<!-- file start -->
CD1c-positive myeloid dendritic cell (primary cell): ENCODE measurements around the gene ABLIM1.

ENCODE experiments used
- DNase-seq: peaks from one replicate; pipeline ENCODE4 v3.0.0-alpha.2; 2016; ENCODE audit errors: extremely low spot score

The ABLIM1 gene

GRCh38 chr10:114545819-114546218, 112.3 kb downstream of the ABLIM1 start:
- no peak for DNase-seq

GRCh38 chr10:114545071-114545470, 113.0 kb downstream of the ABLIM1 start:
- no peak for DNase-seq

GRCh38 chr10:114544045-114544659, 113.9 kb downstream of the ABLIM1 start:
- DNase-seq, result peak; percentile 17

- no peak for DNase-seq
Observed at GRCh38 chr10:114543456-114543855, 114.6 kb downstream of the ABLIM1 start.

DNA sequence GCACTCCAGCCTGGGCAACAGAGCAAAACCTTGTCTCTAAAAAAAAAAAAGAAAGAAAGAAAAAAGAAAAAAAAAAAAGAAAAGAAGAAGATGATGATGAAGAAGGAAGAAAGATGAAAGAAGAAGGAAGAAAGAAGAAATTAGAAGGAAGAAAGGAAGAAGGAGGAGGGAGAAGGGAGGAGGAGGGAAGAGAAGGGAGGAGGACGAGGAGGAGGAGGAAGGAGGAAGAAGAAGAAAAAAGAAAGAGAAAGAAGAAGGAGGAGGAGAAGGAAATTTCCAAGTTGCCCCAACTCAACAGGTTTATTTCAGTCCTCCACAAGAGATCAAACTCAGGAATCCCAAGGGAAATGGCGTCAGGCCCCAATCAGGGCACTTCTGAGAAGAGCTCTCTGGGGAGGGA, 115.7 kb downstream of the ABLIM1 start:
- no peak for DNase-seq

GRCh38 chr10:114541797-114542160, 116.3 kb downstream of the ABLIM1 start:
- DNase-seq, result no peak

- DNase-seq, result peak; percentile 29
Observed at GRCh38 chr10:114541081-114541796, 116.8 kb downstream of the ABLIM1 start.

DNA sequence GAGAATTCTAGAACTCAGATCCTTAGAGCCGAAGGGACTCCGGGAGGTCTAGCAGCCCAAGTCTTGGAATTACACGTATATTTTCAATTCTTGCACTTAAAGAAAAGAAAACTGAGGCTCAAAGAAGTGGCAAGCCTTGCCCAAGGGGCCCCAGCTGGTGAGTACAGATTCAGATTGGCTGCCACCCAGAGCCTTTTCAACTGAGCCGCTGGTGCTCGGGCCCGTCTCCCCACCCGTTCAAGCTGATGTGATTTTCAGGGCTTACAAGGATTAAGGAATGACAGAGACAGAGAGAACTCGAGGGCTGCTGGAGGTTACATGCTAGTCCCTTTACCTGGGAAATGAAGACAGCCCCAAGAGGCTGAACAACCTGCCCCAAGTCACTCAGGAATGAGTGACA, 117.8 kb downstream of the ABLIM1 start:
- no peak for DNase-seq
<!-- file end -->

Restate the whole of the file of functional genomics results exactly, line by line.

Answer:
CD1c-positive myeloid dendritic cell (primary cell): ENCODE measurements around the gene ABLIM1.

ENCODE experiments used
- DNase-seq: peaks from one replicate; pipeline ENCODE4 v3.0.0-alpha.2; 2016; ENCODE audit errors: extremely low spot score

The ABLIM1 gene

GRCh38 chr10:114545819-114546218, 112.3 kb downstream of the ABLIM1 start:
- no peak for DNase-seq

GRCh38 chr10:114545071-114545470, 113.0 kb downstream of the ABLIM1 start:
- no peak for DNase-seq

GRCh38 chr10:114544045-114544659, 113.9 kb downstream of the ABLIM1 start:
- DNase-seq, result peak; percentile 17

- no peak for DNase-seq
Observed at GRCh38 chr10:114543456-114543855, 114.6 kb downstream of the ABLIM1 start.

DNA sequence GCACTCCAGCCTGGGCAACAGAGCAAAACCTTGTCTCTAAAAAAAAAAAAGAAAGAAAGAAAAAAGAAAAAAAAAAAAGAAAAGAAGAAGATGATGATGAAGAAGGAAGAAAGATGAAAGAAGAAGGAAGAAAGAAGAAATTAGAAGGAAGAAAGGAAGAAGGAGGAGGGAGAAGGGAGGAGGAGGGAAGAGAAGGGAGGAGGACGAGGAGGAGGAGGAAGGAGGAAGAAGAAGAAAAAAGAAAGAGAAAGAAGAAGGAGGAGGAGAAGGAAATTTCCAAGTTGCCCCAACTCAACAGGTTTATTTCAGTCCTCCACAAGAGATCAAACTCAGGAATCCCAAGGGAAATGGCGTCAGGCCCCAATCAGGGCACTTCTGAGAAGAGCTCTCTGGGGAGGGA, 115.7 kb downstream of the ABLIM1 start:
- no peak for DNase-seq

GRCh38 chr10:114541797-114542160, 116.3 kb downstream of the ABLIM1 start:
- DNase-seq, result no peak

- DNase-seq, result peak; percentile 29
Observed at GRCh38 chr10:114541081-114541796, 116.8 kb downstream of the ABLIM1 start.

DNA sequence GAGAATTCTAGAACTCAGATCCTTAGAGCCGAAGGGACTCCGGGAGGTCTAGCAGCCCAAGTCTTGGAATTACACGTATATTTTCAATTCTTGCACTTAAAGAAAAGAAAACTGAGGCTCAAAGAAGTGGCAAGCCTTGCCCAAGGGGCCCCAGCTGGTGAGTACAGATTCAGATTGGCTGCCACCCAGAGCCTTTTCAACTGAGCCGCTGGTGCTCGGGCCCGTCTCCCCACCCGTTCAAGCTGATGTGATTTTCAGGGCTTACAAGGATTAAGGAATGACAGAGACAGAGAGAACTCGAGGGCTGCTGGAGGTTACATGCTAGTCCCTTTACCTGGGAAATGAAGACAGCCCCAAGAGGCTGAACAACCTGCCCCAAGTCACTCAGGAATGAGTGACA, 117.8 kb downstream of the ABLIM1 start:
- no peak for DNase-seq